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Annual Review 2011 - Wellcome Trust

Annual Review 2011 - Wellcome Trust

Understanding the brainA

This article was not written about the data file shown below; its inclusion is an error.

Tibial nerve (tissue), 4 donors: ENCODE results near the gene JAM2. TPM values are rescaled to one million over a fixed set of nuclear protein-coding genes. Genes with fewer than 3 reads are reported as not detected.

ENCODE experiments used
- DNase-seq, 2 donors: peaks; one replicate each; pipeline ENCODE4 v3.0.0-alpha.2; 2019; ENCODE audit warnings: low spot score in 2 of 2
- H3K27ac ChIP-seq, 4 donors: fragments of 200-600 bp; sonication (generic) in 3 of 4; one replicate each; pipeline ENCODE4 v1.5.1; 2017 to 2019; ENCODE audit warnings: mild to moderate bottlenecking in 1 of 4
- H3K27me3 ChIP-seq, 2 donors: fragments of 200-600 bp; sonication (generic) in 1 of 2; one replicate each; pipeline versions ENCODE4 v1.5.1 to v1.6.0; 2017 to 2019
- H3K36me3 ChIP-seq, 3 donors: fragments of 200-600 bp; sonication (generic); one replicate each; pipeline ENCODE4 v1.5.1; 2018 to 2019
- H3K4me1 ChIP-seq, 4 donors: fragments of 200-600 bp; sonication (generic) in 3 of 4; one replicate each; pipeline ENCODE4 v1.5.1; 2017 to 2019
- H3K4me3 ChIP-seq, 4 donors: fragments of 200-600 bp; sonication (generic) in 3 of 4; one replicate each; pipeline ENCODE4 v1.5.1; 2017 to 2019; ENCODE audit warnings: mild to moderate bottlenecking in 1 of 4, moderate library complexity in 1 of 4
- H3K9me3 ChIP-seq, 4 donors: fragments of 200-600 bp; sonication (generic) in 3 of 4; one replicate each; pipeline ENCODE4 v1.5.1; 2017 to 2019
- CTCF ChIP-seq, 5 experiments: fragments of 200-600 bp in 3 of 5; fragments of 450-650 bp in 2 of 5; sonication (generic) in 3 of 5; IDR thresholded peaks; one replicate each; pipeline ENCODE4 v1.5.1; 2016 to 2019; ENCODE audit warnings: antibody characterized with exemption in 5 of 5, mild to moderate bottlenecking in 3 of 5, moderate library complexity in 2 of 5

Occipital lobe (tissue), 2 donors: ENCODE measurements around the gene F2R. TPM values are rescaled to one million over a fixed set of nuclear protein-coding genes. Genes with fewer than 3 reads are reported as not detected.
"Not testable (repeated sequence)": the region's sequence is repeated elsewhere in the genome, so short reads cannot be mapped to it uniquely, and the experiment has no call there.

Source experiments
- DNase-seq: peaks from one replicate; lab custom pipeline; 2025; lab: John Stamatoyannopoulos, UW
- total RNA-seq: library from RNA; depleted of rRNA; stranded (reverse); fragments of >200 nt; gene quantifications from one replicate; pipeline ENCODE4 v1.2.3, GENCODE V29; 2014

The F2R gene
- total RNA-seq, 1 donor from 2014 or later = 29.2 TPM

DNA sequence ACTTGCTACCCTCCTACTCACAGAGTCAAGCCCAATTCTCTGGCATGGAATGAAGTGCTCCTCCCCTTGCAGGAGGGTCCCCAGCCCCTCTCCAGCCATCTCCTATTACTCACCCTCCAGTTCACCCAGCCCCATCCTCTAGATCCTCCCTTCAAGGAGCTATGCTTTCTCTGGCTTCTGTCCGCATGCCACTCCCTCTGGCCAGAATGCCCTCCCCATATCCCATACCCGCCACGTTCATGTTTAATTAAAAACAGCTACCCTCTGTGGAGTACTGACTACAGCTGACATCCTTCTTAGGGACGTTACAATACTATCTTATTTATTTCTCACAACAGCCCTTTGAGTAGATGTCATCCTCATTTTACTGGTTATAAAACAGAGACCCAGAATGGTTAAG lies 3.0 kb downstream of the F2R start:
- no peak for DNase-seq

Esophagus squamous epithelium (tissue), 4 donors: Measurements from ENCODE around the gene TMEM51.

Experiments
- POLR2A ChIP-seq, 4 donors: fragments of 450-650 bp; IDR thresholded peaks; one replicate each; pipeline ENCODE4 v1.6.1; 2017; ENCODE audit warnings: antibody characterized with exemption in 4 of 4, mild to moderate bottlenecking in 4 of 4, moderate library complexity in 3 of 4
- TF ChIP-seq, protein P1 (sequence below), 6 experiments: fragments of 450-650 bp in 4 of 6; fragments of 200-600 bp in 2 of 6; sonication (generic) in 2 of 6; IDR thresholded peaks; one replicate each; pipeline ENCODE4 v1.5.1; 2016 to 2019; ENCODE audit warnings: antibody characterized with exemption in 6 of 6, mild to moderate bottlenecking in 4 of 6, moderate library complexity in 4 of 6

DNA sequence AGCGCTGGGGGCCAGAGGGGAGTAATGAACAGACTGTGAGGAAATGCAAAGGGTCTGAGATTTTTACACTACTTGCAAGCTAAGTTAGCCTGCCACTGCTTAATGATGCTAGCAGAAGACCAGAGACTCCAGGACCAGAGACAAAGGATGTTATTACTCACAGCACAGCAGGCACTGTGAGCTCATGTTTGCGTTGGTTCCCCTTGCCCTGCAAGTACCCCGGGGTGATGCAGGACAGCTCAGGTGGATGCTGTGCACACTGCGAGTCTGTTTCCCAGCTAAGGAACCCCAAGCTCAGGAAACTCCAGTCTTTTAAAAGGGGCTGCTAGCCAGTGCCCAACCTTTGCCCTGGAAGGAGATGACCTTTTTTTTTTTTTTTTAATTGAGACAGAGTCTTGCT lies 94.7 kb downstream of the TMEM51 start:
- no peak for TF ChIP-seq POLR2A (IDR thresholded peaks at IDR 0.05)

Understanding the brainA new drug has been shown to help people withinherited blindness recover some of their vision.The most common form of inheritedirreversible blindness is Leber’shereditary optic neuropathy (LHON),affecting 2000 people in the UK. Thedisease strikes early in adulthood;people who can see normally until theonset of the condition generally losethe sight in one eye first and then,within three to six months, in theother eye.LHON causes a decline in levels ofthe antioxidant coenzyme Q10 inthe mitochondria of eye cells.Mitochondria are the cell’s ‘batteries’that power its function, and it isnotoriously difficult to treatmitochondrial disorders. In July 2011,however, Wellcome Trust-fundedresearchers published the resultsfrom a trial of a drug for LHON,which suggested they had identifiedthe first effective treatment for amitochondrial disease.The team, led by Professor PatrickChinnery, a Wellcome Trust SeniorResearch Fellow in Clinical Scienceat Newcastle University, conducteda multi-centre double-blindrandomised controlled trial in 85patients with LHON caused bymitochondrial DNA mutations.Participants recruited from hospitalsin Newcastle, Munich and Montrealwere given either a drug calledidebenone or a placebo for 24 weeks.Idebenone is a synthetic analogue ofcoenzyme Q10 and, although it hadnot been evaluated in a clinical trial,anecdotal reports had suggested thatit improved vision in people withLHON.Published in the journal Brain, thefindings indicated that idebenone wassafe and well tolerated, and that aftersix months, some patients who hadreceived it had improved vision andperception of colour. The greatestimprovement was seen in those at anearlier stage of the condition.In nine out of 36 severely affectedpatients, who could not see an eyechart on the wall at the start of thetrial, treatment with idebenoneresulted in a marked improvement:their vision improved to the extentthat they were able to read at least onerow of letters on the chart. None ofthe 26 patients given the placeboimproved to that extent.Restoring some vision to peoplelegally certified as blind can mean avast improvement in their quality oflife, enabling them to move aroundmore easily, use a computerisedviewer to read, get dressed and evensee family photos again. Moreover,patients report that they still haveimproved vision, even though they areno longer taking the drug. The teamnow aims to verify this and study theeffect further. They believe there maybe a case for offering idebenone fromthe moment that LHON is diagnosed– preferably before any symptomsdevelop.Artwork of the iris and pupil. Pasieka/SPLAnnual Review 2011 | 25

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